In 1827, the nation’s first African-American newspaper — Freedom’s Journal — was established in New York City.
Co-editors John B. Russwurm and Samuel E. Cornish, two free Black men — an abolitionist and a Presbyterian minister — stated in the paper’s first Page One editorial, “We wish to plead our own cause. Too long have others spoken for us. Too long has the public been deceived by misrepresentations, in things which concern us dearly, though in the estimation of some mere trifles.”
They wrote about the abolition of slavery, education, economics, and civic engagement and all things “that concern us as a people.” Their editorials kept the flame of hope burning for a brighter future for the enslaved and the free.
One hundred and ninety-two years later, the National Newspaper Publishers Association — the trade association for the Black Press of America — is proudly keeping the torch burning and hosting publishers in the Nation’s Capital this week to commemorate Black Press Week. With nearly 200 member newspapers in 36 states across the U.S., NNPA supports its members who reach an audience of more than 20 million readers whose voices it listens to and for whom they speak.
In this age of 21st-century media technology, NNPA media owners are the vanguards in media ownership. They are adding to their broadly-circulated weekly printed newspapers, a spectrum of vibrant websites, impactful digital newsletters, active social media messaging, television and radio broadcasts, podcasts and broadly-supported community events.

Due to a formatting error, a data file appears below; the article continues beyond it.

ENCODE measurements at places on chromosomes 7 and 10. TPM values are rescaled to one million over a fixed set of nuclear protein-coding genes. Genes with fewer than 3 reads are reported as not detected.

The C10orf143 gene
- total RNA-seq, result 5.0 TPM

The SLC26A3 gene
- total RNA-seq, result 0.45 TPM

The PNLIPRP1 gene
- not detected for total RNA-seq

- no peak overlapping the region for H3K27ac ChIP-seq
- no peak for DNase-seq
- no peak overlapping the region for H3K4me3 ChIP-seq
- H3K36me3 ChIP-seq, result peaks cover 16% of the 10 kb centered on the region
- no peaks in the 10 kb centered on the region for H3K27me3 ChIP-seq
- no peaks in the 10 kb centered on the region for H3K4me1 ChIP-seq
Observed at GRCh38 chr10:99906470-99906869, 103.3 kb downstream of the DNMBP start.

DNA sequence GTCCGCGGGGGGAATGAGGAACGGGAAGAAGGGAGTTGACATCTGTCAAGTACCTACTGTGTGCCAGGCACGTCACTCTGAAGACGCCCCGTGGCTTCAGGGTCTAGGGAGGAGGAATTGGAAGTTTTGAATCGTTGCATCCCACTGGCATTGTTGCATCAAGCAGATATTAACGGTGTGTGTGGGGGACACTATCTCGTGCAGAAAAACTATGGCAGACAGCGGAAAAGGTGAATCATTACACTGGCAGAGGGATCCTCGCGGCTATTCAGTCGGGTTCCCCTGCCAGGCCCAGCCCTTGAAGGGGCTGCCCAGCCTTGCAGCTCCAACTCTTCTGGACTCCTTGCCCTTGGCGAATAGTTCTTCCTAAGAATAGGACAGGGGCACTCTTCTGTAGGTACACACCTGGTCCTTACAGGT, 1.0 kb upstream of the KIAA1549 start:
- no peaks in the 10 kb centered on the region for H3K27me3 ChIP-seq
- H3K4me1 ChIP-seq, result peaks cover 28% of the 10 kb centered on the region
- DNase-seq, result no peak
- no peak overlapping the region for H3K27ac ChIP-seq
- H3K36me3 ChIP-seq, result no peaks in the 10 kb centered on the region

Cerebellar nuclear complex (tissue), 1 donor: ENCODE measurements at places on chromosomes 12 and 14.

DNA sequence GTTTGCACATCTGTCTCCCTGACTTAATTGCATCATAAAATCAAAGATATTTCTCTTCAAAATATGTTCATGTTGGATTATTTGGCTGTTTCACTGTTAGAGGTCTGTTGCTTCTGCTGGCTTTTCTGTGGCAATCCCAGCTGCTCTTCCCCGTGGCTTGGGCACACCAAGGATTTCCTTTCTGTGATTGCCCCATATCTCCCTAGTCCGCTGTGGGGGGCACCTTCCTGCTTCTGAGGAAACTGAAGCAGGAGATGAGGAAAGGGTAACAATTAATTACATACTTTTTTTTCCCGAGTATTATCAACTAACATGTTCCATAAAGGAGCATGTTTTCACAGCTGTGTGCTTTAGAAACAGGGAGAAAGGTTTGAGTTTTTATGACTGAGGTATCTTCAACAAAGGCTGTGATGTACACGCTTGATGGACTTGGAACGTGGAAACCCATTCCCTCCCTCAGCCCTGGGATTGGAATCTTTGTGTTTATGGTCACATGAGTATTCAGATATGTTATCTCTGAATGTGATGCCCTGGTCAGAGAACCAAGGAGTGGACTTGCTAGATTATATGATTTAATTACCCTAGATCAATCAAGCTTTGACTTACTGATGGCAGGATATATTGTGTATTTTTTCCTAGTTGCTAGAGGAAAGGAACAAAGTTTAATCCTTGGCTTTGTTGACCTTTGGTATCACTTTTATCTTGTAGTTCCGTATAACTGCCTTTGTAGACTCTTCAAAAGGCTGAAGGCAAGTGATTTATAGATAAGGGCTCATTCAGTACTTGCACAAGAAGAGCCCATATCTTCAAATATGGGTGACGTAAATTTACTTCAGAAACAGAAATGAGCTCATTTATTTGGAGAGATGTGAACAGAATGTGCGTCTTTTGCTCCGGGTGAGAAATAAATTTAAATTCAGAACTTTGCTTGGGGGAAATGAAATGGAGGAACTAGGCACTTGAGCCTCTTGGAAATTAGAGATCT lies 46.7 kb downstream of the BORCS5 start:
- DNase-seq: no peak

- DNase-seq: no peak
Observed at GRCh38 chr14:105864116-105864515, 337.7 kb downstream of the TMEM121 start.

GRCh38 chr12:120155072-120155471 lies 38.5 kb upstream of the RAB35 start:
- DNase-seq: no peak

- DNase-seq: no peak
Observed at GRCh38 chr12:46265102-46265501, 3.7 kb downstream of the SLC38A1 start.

NNPA publishers no longer see themselves as just newspaper publishers, but as corporate media owners and leaders whose mission it is to employ committed and talented journalists to tell the untold stories impacting the lives of all Americans of African descent in our local markets, across the U.S. and around the globe.
It is not easy for Black publishers today to maintain their publications in this highly-competitive, fast-paced digital era while other media simultaneously face allegations of fake news. But then again, it has never been easy when the primary purpose of the Black Press was to oppose accepted systems and practices in the U.S. of bondage, subjugation, racism, sexism, discrimination, bigotry, intolerance, mass incarceration and more against Black people. Corporate advertisers were few and far between. Yet, the Black Press has survived for 192 years due to Black people sacrificing their nickels and dimes to support their Black newspapers.
The Washington Informer is proud to be a part of this history and we are grateful to our readers, advertisers and supporters for allowing us to commemorate another year of the Black Press in America.